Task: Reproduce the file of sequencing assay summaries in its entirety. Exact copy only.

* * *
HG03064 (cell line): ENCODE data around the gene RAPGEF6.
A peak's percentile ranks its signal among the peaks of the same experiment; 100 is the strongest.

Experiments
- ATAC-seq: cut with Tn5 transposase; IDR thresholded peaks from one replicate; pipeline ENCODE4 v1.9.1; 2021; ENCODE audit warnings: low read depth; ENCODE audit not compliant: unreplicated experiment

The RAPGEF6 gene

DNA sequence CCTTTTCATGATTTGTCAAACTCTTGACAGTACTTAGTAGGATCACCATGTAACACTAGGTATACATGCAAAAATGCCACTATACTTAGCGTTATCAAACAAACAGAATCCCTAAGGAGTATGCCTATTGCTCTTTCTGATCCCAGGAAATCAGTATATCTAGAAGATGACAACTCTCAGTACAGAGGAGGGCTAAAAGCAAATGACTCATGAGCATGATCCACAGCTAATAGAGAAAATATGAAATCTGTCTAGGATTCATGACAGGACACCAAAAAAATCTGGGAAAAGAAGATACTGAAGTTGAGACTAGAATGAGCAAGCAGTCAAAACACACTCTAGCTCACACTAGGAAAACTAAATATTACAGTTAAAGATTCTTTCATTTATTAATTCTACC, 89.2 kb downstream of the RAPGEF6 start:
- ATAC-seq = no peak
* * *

HG03064 (cell line): ENCODE data around the gene RAPGEF6.
A peak's percentile ranks its signal among the peaks of the same experiment; 100 is the strongest.

Experiments
- ATAC-seq: cut with Tn5 transposase; IDR thresholded peaks from one replicate; pipeline ENCODE4 v1.9.1; 2021; ENCODE audit warnings: low read depth; ENCODE audit not compliant: unreplicated experiment

The RAPGEF6 gene

DNA sequence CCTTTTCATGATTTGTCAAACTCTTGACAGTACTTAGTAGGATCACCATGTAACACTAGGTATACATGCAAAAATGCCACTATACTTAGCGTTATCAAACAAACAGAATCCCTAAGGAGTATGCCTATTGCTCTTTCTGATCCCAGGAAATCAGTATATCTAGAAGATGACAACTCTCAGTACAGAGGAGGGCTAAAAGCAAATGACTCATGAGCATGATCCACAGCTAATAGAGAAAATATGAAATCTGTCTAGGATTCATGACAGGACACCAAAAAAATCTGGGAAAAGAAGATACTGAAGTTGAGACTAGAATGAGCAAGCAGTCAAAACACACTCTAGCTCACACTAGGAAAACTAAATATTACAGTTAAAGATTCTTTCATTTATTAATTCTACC, 89.2 kb downstream of the RAPGEF6 start:
- ATAC-seq = no peak